The Eagle by Alfred Lord Tennyson Line by Line Analysis

Alfred Lord Tennyson was a poet in the Victorian era which came after Romanticism. There he elaborated nature contrasting it with the human world. Using a powerful symbol of the eagle, he urges to discuss the power and the harshness of it.

He clasps the crag with crooked hands;
Close to the sun in lonely lands,
Ring’d with the azure world, he stands.

The wrinkled sea beneath him crawls;
He watches from his mountain walls,
And like a thunderbolt he falls.

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‘He clasps the crag with crooked hands’

Using a personal pronoun personifies the eagle to a person who wields natural power. Clasping crag shows the ownership which he holds tight. His crooked hand may be suggestive of the harshness and the corrupted nature of power. The alliteration and the assonance depicts the harshness of the environment and the eagle itself.

‘Close to the sun in lonely lands,’

Closeness to the sun creates an effect that eagle is a god-like figure. As well as it shows the point of view at the eagle. It is like someone looks at the eagle from far below. The lonely land suggest that he lives in an undisturbed natural surrounding and his nature of living. It is like the powerful has to stay alone.

‘Ring’d with the azure world, he stands.’

His world is shown covered with blue surrounding, the colour suggests nobility. Does that mean eagle is a noble character? Although away from others, lives alone he survives without any issue. His ability to stand alone shows that.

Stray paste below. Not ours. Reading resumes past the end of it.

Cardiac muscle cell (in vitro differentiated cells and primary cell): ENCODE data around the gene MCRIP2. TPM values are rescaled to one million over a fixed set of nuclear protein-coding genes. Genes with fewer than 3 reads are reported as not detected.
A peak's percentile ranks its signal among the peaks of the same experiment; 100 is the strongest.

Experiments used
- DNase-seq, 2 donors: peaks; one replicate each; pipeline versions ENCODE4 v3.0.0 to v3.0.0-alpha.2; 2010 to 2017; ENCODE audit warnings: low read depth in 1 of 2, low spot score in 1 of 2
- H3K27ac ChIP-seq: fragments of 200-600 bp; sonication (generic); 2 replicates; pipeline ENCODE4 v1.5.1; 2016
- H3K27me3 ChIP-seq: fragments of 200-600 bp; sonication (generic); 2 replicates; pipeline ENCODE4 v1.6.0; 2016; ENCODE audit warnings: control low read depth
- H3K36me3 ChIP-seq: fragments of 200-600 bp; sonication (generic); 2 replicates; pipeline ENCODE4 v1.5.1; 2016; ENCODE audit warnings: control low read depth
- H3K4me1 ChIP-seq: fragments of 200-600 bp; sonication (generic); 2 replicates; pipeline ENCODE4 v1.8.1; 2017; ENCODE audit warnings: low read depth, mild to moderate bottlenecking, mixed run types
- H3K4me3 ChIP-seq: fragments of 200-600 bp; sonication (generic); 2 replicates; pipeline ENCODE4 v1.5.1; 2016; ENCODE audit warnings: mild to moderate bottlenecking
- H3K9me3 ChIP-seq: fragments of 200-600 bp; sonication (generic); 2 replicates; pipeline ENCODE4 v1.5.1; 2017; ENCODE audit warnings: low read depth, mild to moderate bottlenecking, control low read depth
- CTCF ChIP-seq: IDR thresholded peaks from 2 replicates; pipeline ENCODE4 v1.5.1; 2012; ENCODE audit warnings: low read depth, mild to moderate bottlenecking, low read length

‘The wrinkled sea beneath him crawls;’

‘wrinkled sea’ shows that there is a changing of point of view. Poet takes the reader to the view of the eagle. His standing height and the sharpness of its sight can be seen here. The words ‘wrinkled’ and ‘crawls’ may show the power contrast between the two natural creations.

‘He watches from his mountain walls,’

Word ‘wall’ implies of a home, the cliff is home of the eagle. Using the possessive pronoun shows the possession. That means the accumulation of power. The image created here is like the eagle reigns in its natural fortress.

‘And like a thunderbolt he falls.’

‘thunderbolt’ is a powerful, beautiful natural force. That may suggest the power and swiftness of eagle’s swoop. The use of the word seems contradictory as if it implies the fall or death of every power which is a natural course.
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You may also like to read:

Nature vs Metaphor in the poem The Eagle.
Background Details of Alfred Lord Tennyson.
Romantic Era which evolved Victorian Poetry. 
Victorian Era which nurtured Alfred Lord Tennyson.

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